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Thursday, November 23, 2017
Tags Music review

Tag: music review

Man Called Noon

Nashville – Michael Askin (single review)

It grafts interesting observation and social commentary on to a track which whilst following the rules does so in a smarter and more emotive fashion, which is a pretty neat trick if you can pull it off. Michael Askin more than pulls it off here.
The Raft

Summertime Blues / December (Again) – The Raft (single review)

Cosmic folk-pop. Is that a thing? Well, if not, let’s make it a thing, after all we need a suitable category to put The Raft in, so why not that?
Existente

Always  – The Blue Hour (album review)

The Blue Hour are arch-dream weavers whose almost narcotic backdrops are the perfect structure to hang such rich and emotive vocals, ones which at times sound like lost studio sessions by ambient music’s first lady, Kate Bush, slowed down and blissed out and the result is nothing less than a future classic of the dream-pop canon.
Existente

Between The Fear and The Funk – Hologram Teen (album review)

The debut Hologram Teen album certainly arrives with all the right credentials in place as it is the solo project of none other than Morgane Lhote, the long-term avante-guardian of the keyboards for seminal indie adventurers Stereolab during what many consider to be their creative high water mark.
Sarah Morris

Kill White Lights –  The Judex (single review)

It says something about the world around us when there are people who can name all of The Kardashians but who can’t name 5 political leaders, or know just how long it would take to ride from King’s Landing to…some other place in a made up world but can’t point to North Korea on the map.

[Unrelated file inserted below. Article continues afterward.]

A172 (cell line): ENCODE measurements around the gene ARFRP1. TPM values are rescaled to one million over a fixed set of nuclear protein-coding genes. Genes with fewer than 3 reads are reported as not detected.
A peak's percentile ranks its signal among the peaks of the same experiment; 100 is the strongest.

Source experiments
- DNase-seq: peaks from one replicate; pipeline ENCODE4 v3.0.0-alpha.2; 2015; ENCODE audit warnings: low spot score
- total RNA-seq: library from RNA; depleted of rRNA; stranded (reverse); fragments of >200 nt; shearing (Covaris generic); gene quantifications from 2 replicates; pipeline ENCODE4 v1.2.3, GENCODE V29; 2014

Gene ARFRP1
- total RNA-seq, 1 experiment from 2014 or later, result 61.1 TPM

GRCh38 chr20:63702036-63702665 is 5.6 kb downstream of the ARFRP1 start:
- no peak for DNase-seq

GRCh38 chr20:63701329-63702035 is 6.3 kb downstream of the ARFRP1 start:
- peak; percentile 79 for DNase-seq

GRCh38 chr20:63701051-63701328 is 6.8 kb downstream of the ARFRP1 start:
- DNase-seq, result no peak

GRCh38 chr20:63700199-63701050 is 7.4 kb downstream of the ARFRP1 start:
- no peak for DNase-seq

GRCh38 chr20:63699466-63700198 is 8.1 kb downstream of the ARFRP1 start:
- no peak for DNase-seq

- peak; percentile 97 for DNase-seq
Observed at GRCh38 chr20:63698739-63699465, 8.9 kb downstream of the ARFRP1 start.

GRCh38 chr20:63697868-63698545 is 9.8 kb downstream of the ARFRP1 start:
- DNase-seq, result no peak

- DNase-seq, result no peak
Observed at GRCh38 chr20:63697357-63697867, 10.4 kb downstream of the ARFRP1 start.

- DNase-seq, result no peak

Sarah Morris

Shake, Rattle and Roll – Dynamos (single review)

But a cover this isn’t, instead it is a slinky pop-rock amalgam, built of iconic, low slung and sleazy guitar lines, instantly accessible hook lines and a vocal delivery forged of sass and confidence.
Richard Schroder

Drivin’ – Richard Schroder (single review)

...takes a blend of country sensibility and rock muscle to build a song which will not only please the Music City purists but which also has the infectiousness and sonic appeal that could see it tap into a much wider audience.
Willodean

Scene and Heard : The Drink That Kills Me – Willodean

Music has long celebrated and cursed the liquid in equal measure and here Willodean take a more reflective approach to the subject.
Existente

Release – Christopher Rapkin (album review)

It skirts the realms of minimal, Vangelis soundscapes, of progressive rock interludes, of futuristic dreams and galactic visions. But the purpose here is not the outward journey that some of the track titles might suggest, but an inner voyage, one built of meditation, calmness and introspection.
Prym

Flames and Games – Prym (single review)

It is the band at their toughest, darkest, grittiest, a statement as much about where they come from as where they might be heading.